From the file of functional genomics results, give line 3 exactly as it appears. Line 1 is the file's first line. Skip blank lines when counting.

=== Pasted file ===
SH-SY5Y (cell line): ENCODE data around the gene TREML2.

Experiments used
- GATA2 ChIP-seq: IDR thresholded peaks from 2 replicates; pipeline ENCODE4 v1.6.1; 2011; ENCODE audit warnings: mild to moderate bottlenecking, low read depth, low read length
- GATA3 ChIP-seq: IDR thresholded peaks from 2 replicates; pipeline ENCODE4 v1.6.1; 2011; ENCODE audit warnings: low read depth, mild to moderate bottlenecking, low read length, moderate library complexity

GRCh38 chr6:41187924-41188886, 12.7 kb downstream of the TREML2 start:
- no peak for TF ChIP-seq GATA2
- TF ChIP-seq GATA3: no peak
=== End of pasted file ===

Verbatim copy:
- GATA2 ChIP-seq: IDR thresholded peaks from 2 replicates; pipeline ENCODE4 v1.6.1; 2011; ENCODE audit warnings: mild to moderate bottlenecking, low read depth, low read length